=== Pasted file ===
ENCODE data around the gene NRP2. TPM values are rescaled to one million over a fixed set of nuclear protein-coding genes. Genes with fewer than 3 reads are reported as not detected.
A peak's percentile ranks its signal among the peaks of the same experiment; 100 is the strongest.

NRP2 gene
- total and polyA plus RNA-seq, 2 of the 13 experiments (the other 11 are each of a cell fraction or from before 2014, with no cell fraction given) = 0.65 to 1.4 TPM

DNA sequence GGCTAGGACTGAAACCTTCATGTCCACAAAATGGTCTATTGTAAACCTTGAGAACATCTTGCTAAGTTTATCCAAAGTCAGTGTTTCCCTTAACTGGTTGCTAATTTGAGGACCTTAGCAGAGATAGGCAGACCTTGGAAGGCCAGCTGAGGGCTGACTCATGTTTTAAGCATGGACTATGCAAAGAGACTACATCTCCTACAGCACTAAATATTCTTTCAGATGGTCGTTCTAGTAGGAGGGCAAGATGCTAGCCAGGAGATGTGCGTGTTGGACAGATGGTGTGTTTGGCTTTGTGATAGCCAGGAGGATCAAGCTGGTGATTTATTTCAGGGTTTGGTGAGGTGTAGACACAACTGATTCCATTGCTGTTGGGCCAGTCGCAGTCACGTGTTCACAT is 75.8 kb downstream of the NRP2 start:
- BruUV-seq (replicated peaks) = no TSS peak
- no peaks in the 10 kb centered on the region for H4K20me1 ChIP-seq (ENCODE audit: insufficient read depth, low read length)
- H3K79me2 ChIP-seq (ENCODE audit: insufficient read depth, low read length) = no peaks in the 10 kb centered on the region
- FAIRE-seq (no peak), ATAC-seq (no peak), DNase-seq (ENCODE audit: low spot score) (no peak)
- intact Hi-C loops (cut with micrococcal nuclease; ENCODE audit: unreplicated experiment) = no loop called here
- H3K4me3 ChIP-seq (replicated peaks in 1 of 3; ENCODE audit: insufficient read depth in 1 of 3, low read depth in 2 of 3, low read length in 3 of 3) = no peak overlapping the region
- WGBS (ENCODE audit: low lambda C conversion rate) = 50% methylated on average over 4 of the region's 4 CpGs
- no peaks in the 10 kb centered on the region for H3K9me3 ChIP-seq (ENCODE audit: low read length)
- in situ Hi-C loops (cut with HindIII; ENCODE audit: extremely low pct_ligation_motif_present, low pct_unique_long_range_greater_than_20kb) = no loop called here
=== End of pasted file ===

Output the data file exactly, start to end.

ENCODE data around the gene NRP2. TPM values are rescaled to one million over a fixed set of nuclear protein-coding genes. Genes with fewer than 3 reads are reported as not detected.
A peak's percentile ranks its signal among the peaks of the same experiment; 100 is the strongest.

NRP2 gene
- total and polyA plus RNA-seq, 2 of the 13 experiments (the other 11 are each of a cell fraction or from before 2014, with no cell fraction given) = 0.65 to 1.4 TPM

DNA sequence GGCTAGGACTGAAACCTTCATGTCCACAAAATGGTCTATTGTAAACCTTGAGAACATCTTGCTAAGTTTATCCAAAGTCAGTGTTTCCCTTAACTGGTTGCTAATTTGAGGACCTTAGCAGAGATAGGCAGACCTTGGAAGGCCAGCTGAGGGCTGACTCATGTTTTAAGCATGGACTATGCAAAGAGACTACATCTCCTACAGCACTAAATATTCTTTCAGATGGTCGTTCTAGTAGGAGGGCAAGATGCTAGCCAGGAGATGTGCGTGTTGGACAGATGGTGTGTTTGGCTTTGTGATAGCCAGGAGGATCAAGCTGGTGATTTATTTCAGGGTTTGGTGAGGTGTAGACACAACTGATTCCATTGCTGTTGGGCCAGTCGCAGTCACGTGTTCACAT is 75.8 kb downstream of the NRP2 start:
- BruUV-seq (replicated peaks) = no TSS peak
- no peaks in the 10 kb centered on the region for H4K20me1 ChIP-seq (ENCODE audit: insufficient read depth, low read length)
- H3K79me2 ChIP-seq (ENCODE audit: insufficient read depth, low read length) = no peaks in the 10 kb centered on the region
- FAIRE-seq (no peak), ATAC-seq (no peak), DNase-seq (ENCODE audit: low spot score) (no peak)
- intact Hi-C loops (cut with micrococcal nuclease; ENCODE audit: unreplicated experiment) = no loop called here
- H3K4me3 ChIP-seq (replicated peaks in 1 of 3; ENCODE audit: insufficient read depth in 1 of 3, low read depth in 2 of 3, low read length in 3 of 3) = no peak overlapping the region
- WGBS (ENCODE audit: low lambda C conversion rate) = 50% methylated on average over 4 of the region's 4 CpGs
- no peaks in the 10 kb centered on the region for H3K9me3 ChIP-seq (ENCODE audit: low read length)
- in situ Hi-C loops (cut with HindIII; ENCODE audit: extremely low pct_ligation_motif_present, low pct_unique_long_range_greater_than_20kb) = no loop called here